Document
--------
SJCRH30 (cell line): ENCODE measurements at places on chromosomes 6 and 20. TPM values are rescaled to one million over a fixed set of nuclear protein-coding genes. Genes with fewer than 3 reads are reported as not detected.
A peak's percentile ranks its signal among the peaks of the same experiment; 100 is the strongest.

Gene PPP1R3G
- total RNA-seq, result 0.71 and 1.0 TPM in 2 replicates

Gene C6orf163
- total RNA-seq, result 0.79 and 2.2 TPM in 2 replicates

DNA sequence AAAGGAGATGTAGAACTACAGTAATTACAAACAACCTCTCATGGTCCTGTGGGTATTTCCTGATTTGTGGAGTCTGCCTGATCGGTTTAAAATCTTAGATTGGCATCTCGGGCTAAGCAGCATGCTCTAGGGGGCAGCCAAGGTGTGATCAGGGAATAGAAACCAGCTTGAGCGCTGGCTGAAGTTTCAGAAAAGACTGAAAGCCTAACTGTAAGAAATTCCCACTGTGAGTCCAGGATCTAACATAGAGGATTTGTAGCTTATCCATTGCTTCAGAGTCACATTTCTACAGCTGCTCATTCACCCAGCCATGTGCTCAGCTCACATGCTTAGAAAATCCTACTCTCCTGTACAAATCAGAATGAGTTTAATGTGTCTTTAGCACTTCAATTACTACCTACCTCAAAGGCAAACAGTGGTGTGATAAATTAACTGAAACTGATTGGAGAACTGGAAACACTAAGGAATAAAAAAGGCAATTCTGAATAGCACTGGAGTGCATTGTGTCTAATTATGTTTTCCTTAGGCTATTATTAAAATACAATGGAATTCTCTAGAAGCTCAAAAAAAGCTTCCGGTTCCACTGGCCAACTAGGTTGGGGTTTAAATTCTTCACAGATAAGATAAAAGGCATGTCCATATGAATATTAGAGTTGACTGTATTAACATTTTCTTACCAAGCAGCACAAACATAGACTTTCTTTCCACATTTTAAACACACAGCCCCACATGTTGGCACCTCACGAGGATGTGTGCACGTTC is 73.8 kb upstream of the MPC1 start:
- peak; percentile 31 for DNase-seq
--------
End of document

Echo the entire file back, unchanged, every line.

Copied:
SJCRH30 (cell line): ENCODE measurements at places on chromosomes 6 and 20. TPM values are rescaled to one million over a fixed set of nuclear protein-coding genes. Genes with fewer than 3 reads are reported as not detected.
A peak's percentile ranks its signal among the peaks of the same experiment; 100 is the strongest.

Gene PPP1R3G
- total RNA-seq, result 0.71 and 1.0 TPM in 2 replicates

Gene C6orf163
- total RNA-seq, result 0.79 and 2.2 TPM in 2 replicates

DNA sequence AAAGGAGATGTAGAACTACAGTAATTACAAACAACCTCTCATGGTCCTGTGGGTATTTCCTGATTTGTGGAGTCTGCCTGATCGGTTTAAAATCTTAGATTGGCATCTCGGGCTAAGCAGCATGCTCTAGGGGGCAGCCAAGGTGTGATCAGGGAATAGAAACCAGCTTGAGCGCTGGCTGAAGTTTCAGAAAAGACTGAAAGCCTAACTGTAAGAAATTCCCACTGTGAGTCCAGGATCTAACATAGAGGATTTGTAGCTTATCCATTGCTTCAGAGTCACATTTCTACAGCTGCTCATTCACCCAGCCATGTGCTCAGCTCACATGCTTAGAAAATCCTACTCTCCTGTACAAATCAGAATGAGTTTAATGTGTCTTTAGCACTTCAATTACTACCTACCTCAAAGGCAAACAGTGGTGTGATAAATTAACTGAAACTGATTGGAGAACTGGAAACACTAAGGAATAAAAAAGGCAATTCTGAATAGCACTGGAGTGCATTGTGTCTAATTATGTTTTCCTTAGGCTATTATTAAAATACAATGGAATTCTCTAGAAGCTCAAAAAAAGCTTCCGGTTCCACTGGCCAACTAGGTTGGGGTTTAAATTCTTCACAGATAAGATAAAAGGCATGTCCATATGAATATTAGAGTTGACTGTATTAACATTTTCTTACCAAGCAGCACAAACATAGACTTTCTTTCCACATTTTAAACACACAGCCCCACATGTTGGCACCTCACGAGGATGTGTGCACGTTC is 73.8 kb upstream of the MPC1 start:
- peak; percentile 31 for DNase-seq